If a married couple has separated and wishes to file for divorce, the Court must be satisfied that under section 48 of the Family Law Act 1975:
- The marriage has broken down irretrievably and there is no chance of reconciliation,
- The parties have separated for at least 12 months, and
- If there are children of the marriage, proper arrangement for their care and welfare is in place, or
- If there are children of the marriage and proper arrangement for their care and welfare is not in place, but the Court is satisfied that it is proper to proceed with the Divorce.
Although there is a requirement that parties need to be separated for a period of 12 months before filing for divorce, there is no requirement for parties to live apart after they have decided to separate. Separation under one roof is when a couple separate but continue to live in the same house following separation, even if it is for a short period of time.
It is not uncommon that parties may decide to live together after separation due to convenience, financial benefits or to provide stability for their children. A couple may be deemed to have separated when they cease living together as a couple. If “separation under one roof” applies to you, you may need to support your divorce application by providing an affidavit demonstrating a change in your marriage.
How to prove separation under one roof:
Your affidavit will need to illustrate there has been a change in the marriage, showing you and your spouse have separated. You will also need to explain why you and your spouse continued living together following the breakdown of your marriage. The Court will consider whether you and your spouse still acted like a husband and wife in order to determine whether a separation has occurred.
The Social Security Act 1991 sets out a range of factors that must be considered when determining a person is a member of a couple relationship or separated under one roof. Relevant details you should include in your affidavit to prove you are separated include:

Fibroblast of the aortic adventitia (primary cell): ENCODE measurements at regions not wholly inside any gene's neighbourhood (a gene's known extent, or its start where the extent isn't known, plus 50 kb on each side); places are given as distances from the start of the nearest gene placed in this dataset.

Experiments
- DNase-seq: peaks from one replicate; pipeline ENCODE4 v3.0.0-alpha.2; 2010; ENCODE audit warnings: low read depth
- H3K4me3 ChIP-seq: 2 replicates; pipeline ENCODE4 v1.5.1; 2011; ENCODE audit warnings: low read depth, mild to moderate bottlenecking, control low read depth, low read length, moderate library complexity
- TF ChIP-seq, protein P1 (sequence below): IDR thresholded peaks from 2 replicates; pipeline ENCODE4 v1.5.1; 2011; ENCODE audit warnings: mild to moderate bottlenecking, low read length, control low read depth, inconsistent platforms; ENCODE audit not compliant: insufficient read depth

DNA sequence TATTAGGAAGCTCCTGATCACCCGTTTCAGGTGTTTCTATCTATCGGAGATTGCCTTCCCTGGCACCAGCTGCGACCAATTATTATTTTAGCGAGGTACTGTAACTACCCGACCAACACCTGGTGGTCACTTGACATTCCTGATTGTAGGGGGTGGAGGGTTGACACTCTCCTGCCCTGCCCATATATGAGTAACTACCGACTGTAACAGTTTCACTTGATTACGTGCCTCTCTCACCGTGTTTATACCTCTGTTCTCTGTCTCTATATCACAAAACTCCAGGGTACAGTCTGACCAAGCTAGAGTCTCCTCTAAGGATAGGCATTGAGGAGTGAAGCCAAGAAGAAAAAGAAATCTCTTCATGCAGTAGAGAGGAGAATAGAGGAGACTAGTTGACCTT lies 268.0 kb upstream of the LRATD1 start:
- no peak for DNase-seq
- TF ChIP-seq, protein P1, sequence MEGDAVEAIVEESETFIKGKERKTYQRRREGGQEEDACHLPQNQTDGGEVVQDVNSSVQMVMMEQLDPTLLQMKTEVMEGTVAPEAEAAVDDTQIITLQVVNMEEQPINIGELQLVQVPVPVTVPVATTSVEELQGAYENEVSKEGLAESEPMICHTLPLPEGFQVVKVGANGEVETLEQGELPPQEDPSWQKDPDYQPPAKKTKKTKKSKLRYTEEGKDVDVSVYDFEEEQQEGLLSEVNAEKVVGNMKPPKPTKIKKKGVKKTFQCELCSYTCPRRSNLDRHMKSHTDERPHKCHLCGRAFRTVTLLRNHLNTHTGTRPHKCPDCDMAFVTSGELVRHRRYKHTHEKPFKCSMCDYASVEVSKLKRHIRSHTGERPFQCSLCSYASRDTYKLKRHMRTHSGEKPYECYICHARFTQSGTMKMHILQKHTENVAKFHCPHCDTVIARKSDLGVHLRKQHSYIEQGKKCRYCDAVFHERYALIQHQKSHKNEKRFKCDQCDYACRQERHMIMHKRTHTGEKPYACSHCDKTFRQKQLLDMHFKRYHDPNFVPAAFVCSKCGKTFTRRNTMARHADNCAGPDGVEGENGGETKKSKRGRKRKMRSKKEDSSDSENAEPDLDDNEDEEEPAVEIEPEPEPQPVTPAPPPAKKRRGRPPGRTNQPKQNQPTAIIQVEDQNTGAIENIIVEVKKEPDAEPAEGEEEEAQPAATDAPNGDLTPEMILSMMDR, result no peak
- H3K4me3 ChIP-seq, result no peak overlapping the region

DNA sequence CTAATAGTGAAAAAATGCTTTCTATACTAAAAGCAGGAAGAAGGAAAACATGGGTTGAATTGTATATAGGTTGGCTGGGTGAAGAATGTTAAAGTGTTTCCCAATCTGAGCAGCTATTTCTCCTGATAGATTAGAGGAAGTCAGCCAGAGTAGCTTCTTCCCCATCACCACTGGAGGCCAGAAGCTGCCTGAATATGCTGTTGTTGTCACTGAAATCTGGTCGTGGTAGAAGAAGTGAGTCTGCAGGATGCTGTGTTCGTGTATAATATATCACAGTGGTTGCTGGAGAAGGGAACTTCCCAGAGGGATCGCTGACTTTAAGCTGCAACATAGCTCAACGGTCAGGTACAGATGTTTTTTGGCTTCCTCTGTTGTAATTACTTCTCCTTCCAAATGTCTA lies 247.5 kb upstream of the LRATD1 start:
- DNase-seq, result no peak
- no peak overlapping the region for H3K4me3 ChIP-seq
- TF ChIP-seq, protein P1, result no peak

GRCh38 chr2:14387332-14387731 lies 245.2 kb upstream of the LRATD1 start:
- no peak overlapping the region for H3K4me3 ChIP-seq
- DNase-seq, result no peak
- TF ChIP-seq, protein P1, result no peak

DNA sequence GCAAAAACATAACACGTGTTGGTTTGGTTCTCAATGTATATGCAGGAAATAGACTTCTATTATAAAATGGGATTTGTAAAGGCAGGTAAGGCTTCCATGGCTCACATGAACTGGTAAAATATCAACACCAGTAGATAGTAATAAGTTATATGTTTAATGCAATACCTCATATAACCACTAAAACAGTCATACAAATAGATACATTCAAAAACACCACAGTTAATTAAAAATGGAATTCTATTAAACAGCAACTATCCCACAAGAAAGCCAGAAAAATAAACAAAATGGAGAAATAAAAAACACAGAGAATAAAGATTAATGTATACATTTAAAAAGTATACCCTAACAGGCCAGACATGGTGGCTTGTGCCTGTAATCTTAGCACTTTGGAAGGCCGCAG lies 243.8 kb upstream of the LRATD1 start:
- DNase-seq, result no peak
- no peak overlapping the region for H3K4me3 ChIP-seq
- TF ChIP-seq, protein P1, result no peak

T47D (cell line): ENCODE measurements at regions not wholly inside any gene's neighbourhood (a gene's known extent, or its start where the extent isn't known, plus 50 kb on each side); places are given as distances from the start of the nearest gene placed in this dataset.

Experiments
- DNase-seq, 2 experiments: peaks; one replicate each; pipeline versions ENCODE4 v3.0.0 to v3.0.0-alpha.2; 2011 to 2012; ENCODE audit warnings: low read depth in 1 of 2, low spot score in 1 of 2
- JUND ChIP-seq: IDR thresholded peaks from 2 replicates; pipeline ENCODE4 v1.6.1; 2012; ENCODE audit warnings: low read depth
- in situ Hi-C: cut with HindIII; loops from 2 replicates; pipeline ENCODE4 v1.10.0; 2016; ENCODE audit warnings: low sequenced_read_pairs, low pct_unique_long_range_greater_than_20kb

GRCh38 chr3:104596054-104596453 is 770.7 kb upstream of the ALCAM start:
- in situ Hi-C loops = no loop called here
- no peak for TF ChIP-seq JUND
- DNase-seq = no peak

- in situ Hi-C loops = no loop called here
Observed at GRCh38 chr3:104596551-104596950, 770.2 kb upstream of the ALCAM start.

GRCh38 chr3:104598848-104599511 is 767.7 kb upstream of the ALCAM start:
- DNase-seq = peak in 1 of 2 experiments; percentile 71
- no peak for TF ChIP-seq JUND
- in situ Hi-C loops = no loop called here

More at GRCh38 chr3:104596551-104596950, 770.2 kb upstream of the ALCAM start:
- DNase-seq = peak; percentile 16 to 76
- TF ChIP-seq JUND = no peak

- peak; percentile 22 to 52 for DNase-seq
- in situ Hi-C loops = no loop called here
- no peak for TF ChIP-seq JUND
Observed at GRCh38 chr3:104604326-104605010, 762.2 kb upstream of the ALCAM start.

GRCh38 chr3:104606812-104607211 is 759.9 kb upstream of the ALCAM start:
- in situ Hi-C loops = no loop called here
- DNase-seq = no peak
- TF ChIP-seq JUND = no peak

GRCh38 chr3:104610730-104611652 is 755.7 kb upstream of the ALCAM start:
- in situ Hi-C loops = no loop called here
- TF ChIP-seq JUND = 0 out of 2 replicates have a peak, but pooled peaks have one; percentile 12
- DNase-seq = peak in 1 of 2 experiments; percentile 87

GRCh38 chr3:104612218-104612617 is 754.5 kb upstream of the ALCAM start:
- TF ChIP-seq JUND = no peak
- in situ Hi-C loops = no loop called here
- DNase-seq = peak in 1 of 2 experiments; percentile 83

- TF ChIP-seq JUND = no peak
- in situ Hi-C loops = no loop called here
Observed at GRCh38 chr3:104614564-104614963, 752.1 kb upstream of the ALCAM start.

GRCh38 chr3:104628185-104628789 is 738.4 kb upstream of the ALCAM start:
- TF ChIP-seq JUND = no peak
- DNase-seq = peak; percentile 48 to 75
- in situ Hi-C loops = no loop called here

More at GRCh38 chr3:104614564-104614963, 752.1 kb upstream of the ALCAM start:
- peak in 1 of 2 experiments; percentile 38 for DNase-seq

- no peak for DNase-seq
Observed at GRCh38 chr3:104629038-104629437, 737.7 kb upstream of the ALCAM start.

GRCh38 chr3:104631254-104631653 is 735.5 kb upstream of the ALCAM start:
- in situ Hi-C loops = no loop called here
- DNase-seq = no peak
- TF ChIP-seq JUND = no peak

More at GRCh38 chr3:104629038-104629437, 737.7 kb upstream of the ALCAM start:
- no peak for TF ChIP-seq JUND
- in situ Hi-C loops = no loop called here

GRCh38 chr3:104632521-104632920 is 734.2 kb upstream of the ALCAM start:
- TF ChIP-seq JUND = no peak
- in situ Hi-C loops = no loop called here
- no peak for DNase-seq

- Changes to financial aspects of the relationship
- Opening separate bank accounts
- Closing joint bank accounts
- Changes to beneficiaries for superannuation, life insurance, wills or any other legal arrangement
- Re-negotiation of shared loans
- Changes to the nature of the household
- If you are sharing living spaces such bedrooms, bathrooms and other living areas
- Changes in sleeping arrangements
- Changes to household duties
- Changes to childcare arrangements
- Whether you have started independently shopping for groceries, cooking, cleaning etc.
- Changes to shared telephone numbers or email addresses
- Changes to social aspects of the relationship
- Evidence that you have announced the separation to family and friends
- Whether you are invited to events separately or as a couple
- Reduction or absence of shared activities or family outings
- Not spending time together on special occasions such as birthdays or holidays
- Whether any of the parties have formed a sexual/romantic relationship with another person
- If any religious or cultural considerations are relevant in concealing the separation to other people
- Any previous or current AVOs restraining contact between the parties
- The presence of a sexual relationship
- The absence or cessation of a sexual relationship or intimacy (however, this is not a conclusive sign of a separation as separated couples may still engage in a sexual relationship). The sex may be a part of the marriage but sexual relationship in itself is not the evidence that the married couple continued their relationship.
- The nature of the parties’ commitment
The Court will consider the parties level of commitment to each other and their relationship by looking at the following factors:
- If the parties have any joint plans for the future
- Changes to intimacy and companionship
- How often the parties communicate and share information with each other
- If the parties would provide assistance if the other was in a crisis or ill (especially if it is a long-term serious illness where ongoing care would be required)
- If either party intends to divorce the other party
Parties will also need to inform the Court of any government agencies that have been advised of the separation (e.g. Centrelink).
Overall, the Court will look at the “whole picture” of the relationship, rather than specifically focusing on the five factors as mentioned above. All relevant information regarding a person’s separation and circumstances will be taken into consideration.
A separated couple under one roof will need to prove to the Court that although they live under the same roof, they live and act independently and do not act like a married couple anymore. The divorce process can be lengthy and complex, which is why it is important to prepare for what you can do before consulting with a lawyer.
If you have a family law matter, contact one of our experienced family law solicitors on (02) 9920 1787 to discuss how we may assist you to achieve a favourable outcome. Pannu Lawyers extensively practice in Family Law and regularly appear at Courts throughout New South Wales such as Federal Circuit Court Parramatta, Family Court of Australia Parramatta, Federal Circuit Court Sydney, and Family Court of Australia Sydney.
The above information is intended as general information and is not to be relied on as legal advice.